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Gas prices topped $3 Thursday at the Super America in Willmar. Gas prices have been rising across Minnesota and elsewhere as oil prices surge upward amid positive economic reports in the United States and China.

Gas prices top $3 in Willmar area

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Gas prices top $3 in Willmar area
Willmar Minnesota 2208 Trott Ave. SW / P.O. Box 839 56201

Gas prices Thursday topped $3 at some pumps in the Willmar area Thursday, the first time gas prices have hit that level in more than two years.

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Gas for regular unleaded was posted as $3.049 Thursday afternoon at SuperAmerica in Willmar, but the station had dropped the price had $2.999 as of early Friday morning.

The last time gas was priced higher than $3 per gallon locally was October 2008, according to Times research.

Gas prices have risen in recent weeks in west central Minnesota, the rest of Minnesota and across the United States. At one station in St. Paul on Friday morning was selling gas for $3.29 Friday, according to www.twincitiesgasprices.com.

Oil prices surged Wednesday amid positive economic reports in China and the United States and hopes that a plan is in the works to ease Europe's debt problems.

Benchmark oil for January delivery gained $2.64, or 3.1 percent, to settle at $86.75 a barrel on the New York Mercantile Exchange. Gasoline jumped 5 percent while other energy products posted solid gains on the day.

At the pump, the national average price for a gallon of unleaded regular gasoline added a penny overnight to $2.864, according to AAA, Wright Express and Oil Price Information Service. That's a half cent less than a week ago but nearly 24 cents more than it was a year ago.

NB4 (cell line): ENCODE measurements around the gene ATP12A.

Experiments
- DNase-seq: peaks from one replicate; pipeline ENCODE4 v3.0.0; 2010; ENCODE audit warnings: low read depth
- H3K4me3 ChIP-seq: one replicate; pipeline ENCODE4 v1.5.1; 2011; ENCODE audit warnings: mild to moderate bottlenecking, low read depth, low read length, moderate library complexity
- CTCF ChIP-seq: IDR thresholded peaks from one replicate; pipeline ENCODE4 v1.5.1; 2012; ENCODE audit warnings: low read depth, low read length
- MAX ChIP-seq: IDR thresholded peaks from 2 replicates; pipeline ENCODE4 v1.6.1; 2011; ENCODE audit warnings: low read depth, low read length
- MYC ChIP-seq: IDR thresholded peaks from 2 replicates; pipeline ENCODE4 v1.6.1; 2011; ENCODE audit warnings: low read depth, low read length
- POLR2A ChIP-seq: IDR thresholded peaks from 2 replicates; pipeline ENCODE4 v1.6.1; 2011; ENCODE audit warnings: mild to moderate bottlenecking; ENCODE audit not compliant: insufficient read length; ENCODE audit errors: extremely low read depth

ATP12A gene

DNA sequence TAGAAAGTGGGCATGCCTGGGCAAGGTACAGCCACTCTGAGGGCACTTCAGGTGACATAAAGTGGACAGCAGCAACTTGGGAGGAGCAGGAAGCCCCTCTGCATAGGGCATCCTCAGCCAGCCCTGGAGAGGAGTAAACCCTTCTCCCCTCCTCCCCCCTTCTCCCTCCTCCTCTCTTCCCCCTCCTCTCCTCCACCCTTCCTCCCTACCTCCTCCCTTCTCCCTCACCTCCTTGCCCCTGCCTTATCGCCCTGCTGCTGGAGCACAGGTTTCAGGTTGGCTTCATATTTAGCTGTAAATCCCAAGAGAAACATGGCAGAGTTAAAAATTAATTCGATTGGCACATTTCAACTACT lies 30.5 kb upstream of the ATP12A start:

Oil traders seemed more optimistic about the global economy after sifting through a series of reports that showed improved manufacturing activity in the U.S. and China, increased hiring among small U.S. businesses and higher U.S. work force productivity than initially thought during the third quarter.

At the same time, European Central Bank President Jean-Claude Trichet suggested that the bank could buy bonds by struggling countries within the European Union. That caused the dollar to grow weaker against other currencies. Since commodities are priced in dollars, a weaker dollar makes them more attractive for buyers using foreign currencies.

"The market seems to be kind of reflecting the `at-the-moment' kind of economic perception," Tradition Energy analyst Gene McGillian said.

Oil has been trading between about $81 a barrel and near $86 a barrel in the past week. It began climbing overnight after the state-affiliated China Federation of Logistics and Purchasing said its purchasing managers index rose to 55.2 last month from 54.7 in October.

The survey noted that rising prices for products and materials used in manufacturing remain a concern after inflation hit a 25-month high in October. China, a huge importer of oil and other commodities, has taken steps recently to keep a lid on rising prices and curb growth, which has affected oil prices.

The Associated Press contributed to this story.

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